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Jury Statement 2018

Serving on a jury is a rewarding, but also a challenging task. Within the short time span of a few days, we are asked to make hundreds of decisions. Is this work in? Is this work out? Does this work merit an award? Which work, among this diverse range of media, deserves to be called “the best”? There is no rule book and the process is highly subjective.

We came equipped with the sum of our artistic knowledge and experience, including an understanding of art, architecture and design; an appreciation of a wide range of styles and media; a trained eye and a “gut reaction”. It was on the basis of this subjective knowledge that we agreed not to define a specific number of artists to select, but to let the process and our collective dialogue about the submitted works decide the final selection and number of participating artists.

We did not want to fall info the trap of horror vacui and let the selection be affected by the large and beautiful exhibition space of Kunsthal Charlottenborg. On the contrary, we wanted an exhibition where each individual work, and thereby each individual artist, would be presented in the best possible way. We wanted to present artists, not just artworks; to let focus take precedence over the kaleidoscopic. Our aim was to maintain the high quality of the Spring Exhibition and emphasize it as an important qualified platform for showing new work by younger as well as more established artists.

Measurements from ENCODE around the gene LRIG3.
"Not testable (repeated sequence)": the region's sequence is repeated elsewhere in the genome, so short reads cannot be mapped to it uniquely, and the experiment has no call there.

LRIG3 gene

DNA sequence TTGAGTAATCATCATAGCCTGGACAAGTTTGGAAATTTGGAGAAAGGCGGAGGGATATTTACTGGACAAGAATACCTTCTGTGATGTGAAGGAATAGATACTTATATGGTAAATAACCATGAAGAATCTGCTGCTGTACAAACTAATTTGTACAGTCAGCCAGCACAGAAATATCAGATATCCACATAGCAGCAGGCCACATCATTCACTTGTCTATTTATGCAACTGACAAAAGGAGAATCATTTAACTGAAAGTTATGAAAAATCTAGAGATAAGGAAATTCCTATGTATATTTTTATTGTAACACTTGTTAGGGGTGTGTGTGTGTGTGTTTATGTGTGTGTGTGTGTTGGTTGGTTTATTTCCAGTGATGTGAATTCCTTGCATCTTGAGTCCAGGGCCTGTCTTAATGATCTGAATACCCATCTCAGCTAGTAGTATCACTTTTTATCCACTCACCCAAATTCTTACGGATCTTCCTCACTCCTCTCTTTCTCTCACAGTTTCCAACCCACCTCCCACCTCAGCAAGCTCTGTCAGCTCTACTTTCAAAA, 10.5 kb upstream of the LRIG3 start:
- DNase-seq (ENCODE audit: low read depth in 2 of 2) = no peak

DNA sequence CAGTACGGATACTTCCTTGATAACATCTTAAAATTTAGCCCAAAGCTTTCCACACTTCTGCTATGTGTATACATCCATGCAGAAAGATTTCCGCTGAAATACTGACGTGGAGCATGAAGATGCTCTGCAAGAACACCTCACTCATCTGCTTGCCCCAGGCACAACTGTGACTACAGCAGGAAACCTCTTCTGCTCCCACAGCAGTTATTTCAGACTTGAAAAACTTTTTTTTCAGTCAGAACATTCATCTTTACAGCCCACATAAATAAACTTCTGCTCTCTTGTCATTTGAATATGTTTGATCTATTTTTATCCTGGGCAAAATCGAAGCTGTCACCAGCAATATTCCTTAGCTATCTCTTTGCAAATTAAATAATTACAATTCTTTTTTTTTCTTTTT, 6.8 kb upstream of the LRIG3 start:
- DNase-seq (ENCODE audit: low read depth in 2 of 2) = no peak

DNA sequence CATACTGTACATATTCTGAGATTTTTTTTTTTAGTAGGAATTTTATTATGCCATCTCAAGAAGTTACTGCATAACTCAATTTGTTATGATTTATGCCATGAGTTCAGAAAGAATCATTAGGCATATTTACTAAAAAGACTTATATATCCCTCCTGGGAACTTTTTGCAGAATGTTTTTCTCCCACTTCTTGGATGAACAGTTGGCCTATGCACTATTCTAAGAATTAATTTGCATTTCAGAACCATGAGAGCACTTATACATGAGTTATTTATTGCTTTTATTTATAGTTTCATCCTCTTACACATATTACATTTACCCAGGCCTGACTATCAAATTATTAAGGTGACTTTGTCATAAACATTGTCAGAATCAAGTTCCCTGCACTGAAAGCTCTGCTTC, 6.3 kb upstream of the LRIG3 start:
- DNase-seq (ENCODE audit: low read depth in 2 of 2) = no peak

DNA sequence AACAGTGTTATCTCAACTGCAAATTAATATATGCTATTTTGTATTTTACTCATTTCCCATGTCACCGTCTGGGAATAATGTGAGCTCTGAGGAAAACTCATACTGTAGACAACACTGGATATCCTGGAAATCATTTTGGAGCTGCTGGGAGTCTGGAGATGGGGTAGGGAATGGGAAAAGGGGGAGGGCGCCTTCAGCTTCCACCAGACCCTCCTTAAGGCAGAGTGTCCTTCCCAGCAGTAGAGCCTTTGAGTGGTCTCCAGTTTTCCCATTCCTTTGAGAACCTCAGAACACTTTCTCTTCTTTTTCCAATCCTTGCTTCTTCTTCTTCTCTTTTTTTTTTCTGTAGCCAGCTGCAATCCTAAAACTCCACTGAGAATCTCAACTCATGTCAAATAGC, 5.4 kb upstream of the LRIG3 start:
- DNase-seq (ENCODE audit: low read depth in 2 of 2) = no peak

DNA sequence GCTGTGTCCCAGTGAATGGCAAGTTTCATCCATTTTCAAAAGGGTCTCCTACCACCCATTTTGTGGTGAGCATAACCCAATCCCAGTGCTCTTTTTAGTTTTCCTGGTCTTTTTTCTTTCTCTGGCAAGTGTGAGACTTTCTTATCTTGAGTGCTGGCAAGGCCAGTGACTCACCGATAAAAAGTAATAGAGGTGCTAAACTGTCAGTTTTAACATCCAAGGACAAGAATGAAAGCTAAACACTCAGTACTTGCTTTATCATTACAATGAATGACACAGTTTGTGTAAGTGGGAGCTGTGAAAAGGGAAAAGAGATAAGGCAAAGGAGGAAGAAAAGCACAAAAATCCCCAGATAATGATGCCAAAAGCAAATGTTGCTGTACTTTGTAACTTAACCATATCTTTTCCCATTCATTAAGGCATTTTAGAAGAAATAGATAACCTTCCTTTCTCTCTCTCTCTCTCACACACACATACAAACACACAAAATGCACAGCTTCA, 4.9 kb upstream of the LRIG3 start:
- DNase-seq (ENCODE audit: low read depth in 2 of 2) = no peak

The submissions this year contrasted trained excellence with the rawness of the beginner. The works we saw were diverse in media as well as in artistic quality, but some common areas of interest did emerge as we worked our way through the 618 submissions. In both material and motifs, many artists explored the human body and the concept of flesh in a variety of materials and modes of expression. The foregrounding of a fleshly motif seemed to suggest an interest in treating the subject of the memento mori, a reminder of the transience of life, the futility of pleasure, and death - perhaps a pressing subject for many people at a time when political uncertainty is at the forefront in the news. At times art can be a thermometer for a nation’s - and the world’s - concerns, and perhaps this is what we saw. However, we also saw examples of work in which the body as flesh was absent, replaced or paired with digital technologies and robotics.

A general feeling we got from the submissions was that experimental or edgier work was unrepresented. We also missed a larger representation of work springing from experimental design and architectural practice. Whether this has something to do with the limited time given to students for experimentation and work outside the commercial objectives of today’s educational curriculum is hard to say. But it did make us wonder.

We are happy and proud of the selection we have made for the Spring Exhibition 2018. With only 19 artists we realize that we have selected far fewer artists that have traditionally been exhibited. For us it has been a conscious choice not to let tradition affect our selection, but rather to be guided by the artworks, and together with them to test new ground.

On behalf of the 2018 jury, Klara Kristalova (artist, CZ/SE), Alexander Tovborg (artist, DK), Anders Ruhwald (artist, DK/US), Christina Capetillo (architect, DK) and Marie Nipper (curator, DK), I welcome you to the 161st Spring Exhibition. We hope artists and visitors will find stimulation and new discoveries in this year's selection of artists.

Marie Nipper